Common Musk Turtles are some of the most interesting and unique turtles and are a popular choice because of their size and fairly simple care routine.
They are an aquatic turtle, that are most popular in Eastern North America, and can grow to a size of around 5 inches.
Their nickname is not a very friendly one, but they are sometimes referred to as Stinkpots because they are able to release a foul odor if they feel threatened, and the strength of this musk can be very powerful and repugnant, enough to make predators think twice before approaching, and certainly enough to cause most humans to reconsider if they want one as a pet.
They aren’t very large but are quite territorial and they live for a very long time which makes them a difficult commitment not suited to everyone, particularly those with young children.
In this article, we’re going to look at some more specifics about these turtles if you’re interested in owning them or just curious about the species, and we’re going to look at everything from temperament, to their life cycle, diet and care so that if you’re won over by these crotchety but unique creatures, you can do so fully armed with the knowledge you need to look after them well.
Male vs. Female
Distinguishing musk turtles can be difficult if you don’t know what to look for, however, there are a few key features and characteristics that make the different sexes quite distinguishable if you know what to look for.
The first thing to keep an eye out for is the rough scales on the inside of the hind legs. These are used to hold the female during breeding, and females don’t have these rough patches on their legs.
Another sign is the amount of skin between the scutes (plates) on the male turtle’s plastron, which is the underside of the carapace. Male turtles have more skin between these plates than females.
Finally, the tail is another easy giveaway, as the male turtles have longer and thicker tails than females and have a spike at the tip which females don’t have.
Finally, male turtles typically have larger heads than females.
Common musk turtles are a fairly small species of turtle that are native to southeastern Canada and the Eastern US.
Their small size and their similarities with other turtles can make identification difficult, but there are some giveaway signs that you’re dealing with a musk turtle.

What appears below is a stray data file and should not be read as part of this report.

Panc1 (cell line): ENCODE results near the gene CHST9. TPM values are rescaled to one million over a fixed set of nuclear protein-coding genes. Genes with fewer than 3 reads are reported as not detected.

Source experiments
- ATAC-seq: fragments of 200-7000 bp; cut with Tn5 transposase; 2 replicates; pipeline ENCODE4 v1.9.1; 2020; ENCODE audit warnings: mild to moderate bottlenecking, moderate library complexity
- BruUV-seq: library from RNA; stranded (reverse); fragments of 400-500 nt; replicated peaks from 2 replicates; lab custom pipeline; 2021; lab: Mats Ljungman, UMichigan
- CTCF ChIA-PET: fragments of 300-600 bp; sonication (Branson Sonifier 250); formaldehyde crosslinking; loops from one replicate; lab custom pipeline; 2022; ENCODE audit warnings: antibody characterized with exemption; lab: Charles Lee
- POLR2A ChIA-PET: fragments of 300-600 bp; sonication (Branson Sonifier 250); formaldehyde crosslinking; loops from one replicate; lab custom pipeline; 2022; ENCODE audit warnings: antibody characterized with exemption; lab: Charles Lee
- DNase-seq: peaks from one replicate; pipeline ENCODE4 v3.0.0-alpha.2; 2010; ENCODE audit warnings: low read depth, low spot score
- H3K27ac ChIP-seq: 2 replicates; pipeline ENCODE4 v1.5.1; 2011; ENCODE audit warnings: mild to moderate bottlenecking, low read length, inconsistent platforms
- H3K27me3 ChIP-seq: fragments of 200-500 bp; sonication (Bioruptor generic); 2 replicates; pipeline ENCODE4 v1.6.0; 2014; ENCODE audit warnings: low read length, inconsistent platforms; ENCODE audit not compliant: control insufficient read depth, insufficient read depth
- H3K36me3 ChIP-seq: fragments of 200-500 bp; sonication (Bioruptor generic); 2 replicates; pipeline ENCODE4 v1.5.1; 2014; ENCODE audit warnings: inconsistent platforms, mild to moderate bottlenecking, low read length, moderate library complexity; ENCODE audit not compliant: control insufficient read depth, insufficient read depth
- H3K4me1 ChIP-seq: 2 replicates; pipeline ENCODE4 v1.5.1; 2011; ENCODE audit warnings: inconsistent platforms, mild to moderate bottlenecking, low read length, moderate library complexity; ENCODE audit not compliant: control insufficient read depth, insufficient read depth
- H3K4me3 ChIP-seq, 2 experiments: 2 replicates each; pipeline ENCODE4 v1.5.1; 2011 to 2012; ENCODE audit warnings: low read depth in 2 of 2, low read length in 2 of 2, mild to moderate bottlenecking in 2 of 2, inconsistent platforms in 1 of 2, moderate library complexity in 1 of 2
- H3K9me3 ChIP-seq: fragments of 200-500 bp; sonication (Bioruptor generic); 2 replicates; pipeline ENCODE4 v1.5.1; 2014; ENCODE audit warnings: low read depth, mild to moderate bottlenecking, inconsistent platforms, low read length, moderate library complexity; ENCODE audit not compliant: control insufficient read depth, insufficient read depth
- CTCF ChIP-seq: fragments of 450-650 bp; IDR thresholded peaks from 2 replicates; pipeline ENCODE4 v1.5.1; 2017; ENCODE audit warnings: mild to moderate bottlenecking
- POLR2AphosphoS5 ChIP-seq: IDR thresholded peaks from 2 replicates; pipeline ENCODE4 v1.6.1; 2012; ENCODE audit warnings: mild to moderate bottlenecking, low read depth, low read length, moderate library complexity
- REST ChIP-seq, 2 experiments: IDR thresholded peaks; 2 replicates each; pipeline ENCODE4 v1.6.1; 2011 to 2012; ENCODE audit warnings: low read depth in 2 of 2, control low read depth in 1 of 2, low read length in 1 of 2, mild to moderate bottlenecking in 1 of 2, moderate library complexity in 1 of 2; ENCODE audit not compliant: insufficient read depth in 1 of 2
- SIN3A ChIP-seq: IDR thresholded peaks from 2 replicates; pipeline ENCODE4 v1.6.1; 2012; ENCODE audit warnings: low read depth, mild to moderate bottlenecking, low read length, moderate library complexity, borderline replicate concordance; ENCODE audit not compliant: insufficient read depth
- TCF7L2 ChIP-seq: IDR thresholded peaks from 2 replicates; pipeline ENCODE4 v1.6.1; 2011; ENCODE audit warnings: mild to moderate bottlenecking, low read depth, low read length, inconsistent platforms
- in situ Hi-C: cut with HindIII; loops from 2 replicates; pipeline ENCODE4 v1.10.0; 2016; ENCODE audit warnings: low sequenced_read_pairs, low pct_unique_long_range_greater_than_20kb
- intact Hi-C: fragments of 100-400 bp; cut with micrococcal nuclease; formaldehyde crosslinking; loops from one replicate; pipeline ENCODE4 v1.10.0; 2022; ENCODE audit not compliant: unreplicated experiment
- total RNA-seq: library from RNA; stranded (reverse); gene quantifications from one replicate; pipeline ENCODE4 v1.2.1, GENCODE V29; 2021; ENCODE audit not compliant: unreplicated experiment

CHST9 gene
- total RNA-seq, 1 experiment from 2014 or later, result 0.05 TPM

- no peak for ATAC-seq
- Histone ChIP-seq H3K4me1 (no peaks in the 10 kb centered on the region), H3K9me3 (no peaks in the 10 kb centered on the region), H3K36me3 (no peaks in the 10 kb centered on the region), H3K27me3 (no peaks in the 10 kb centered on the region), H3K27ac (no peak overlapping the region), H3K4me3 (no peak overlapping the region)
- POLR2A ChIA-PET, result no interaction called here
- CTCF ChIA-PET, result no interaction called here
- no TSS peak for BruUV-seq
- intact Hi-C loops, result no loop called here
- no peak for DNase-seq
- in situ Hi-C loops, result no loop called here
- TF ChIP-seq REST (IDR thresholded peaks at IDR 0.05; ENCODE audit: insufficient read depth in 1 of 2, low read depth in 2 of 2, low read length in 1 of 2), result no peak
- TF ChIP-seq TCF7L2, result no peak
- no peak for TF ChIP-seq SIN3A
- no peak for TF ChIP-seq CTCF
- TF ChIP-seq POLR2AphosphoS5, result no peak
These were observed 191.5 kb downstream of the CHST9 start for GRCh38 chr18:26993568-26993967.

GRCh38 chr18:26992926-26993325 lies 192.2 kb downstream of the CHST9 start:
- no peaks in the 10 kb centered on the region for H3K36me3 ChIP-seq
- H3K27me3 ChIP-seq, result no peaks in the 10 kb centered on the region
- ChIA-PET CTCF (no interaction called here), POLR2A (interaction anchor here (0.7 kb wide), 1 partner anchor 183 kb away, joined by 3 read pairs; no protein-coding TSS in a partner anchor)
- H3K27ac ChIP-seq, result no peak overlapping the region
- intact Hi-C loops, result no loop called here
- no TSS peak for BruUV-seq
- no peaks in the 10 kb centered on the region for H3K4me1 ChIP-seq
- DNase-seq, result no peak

They can reach a length of between 3 or 5 inches, and as mentioned above, males tend to be a little bigger than females in general.
The shells can vary in color but are usually dark, coming in shades of black grey, and brown. They can also have a pair of colored stripes running from their nose across the sides of their neck, and these are usually yellow or green in color. The stripes are most visible on young turtles and can become less visible with age.
Young turtles also tend to have domed shells but this tends to flatten out as they progress in age.
Another tell-tale sign you’re dealing with a musk turtle can be the foul smell they secrete if they feel threatened or anxious, however, some other species of turtle are capable of this such as the Eastern Mud Turtle and Mississippi Mud Turtle.
As a Pet
While musk turtles look very cute because of their small size and relatively relaxed way of life, they can get defensive and have many ways to fight back if they feel anxious. They are not unknown to nip at fingers and have a deceptively powerful bite thanks to their beaks.
As with some other turtles, they are not very keen on being handled, and much prefer spending their time in the water, where they tend to stay in shallow areas as they aren’t very good swimmers.
They are a nocturnal species, and will often be much more animated at night than in the daytime, which is rare for reptiles who typically like to bask in the sunshine.
They can bite and scratch with their claws and won’t hide any feelings of fear or discomfort, and despite being small can actually be quite aggressive, and their rather long necks are flexible enough to make it easy for them to latch onto exposed skin or fingers.
Some say picking them up towards the rear of the shell makes these turtles more comfortable and less likely to become agitated, and this may also be safer as it keeps your hands out of harm’s way.
There is the risk, as with most turtles, that they can carry salmonella which means you should always wash your hands after handling them, and it makes them unsuitable for pet owners with children, however, if you do have turtles and children, its important to supervise interactions for everyone’s safety and to prevent children from putting their hands in their mouth or eyes after having touched the turtle.
The lifespan of these turtles is thought to be 30 years in the wild and can be more than this if well looked after in captivity, some say they can live up to 50 years which makes them a very long-term companion and a big commitment.